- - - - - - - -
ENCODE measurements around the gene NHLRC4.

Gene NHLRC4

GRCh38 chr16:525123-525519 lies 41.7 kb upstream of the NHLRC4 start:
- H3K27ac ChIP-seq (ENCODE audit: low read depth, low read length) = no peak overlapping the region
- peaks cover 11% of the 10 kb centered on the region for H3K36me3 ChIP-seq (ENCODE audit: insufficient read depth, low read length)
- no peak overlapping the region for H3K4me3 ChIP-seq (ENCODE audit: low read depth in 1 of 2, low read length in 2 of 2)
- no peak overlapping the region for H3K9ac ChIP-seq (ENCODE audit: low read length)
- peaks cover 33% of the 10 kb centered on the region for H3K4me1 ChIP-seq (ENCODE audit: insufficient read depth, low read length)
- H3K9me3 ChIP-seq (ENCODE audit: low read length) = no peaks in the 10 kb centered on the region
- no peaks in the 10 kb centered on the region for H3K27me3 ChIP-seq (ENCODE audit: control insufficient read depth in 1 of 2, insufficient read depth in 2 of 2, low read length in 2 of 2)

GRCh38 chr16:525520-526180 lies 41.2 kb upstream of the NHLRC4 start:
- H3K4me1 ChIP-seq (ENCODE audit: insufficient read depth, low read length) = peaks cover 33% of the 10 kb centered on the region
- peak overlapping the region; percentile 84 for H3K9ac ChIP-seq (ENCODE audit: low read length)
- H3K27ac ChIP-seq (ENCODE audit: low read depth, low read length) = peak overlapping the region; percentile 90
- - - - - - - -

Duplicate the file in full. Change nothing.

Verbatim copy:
ENCODE measurements around the gene NHLRC4.

Gene NHLRC4

GRCh38 chr16:525123-525519 lies 41.7 kb upstream of the NHLRC4 start:
- H3K27ac ChIP-seq (ENCODE audit: low read depth, low read length) = no peak overlapping the region
- peaks cover 11% of the 10 kb centered on the region for H3K36me3 ChIP-seq (ENCODE audit: insufficient read depth, low read length)
- no peak overlapping the region for H3K4me3 ChIP-seq (ENCODE audit: low read depth in 1 of 2, low read length in 2 of 2)
- no peak overlapping the region for H3K9ac ChIP-seq (ENCODE audit: low read length)
- peaks cover 33% of the 10 kb centered on the region for H3K4me1 ChIP-seq (ENCODE audit: insufficient read depth, low read length)
- H3K9me3 ChIP-seq (ENCODE audit: low read length) = no peaks in the 10 kb centered on the region
- no peaks in the 10 kb centered on the region for H3K27me3 ChIP-seq (ENCODE audit: control insufficient read depth in 1 of 2, insufficient read depth in 2 of 2, low read length in 2 of 2)

GRCh38 chr16:525520-526180 lies 41.2 kb upstream of the NHLRC4 start:
- H3K4me1 ChIP-seq (ENCODE audit: insufficient read depth, low read length) = peaks cover 33% of the 10 kb centered on the region
- peak overlapping the region; percentile 84 for H3K9ac ChIP-seq (ENCODE audit: low read length)
- H3K27ac ChIP-seq (ENCODE audit: low read depth, low read length) = peak overlapping the region; percentile 90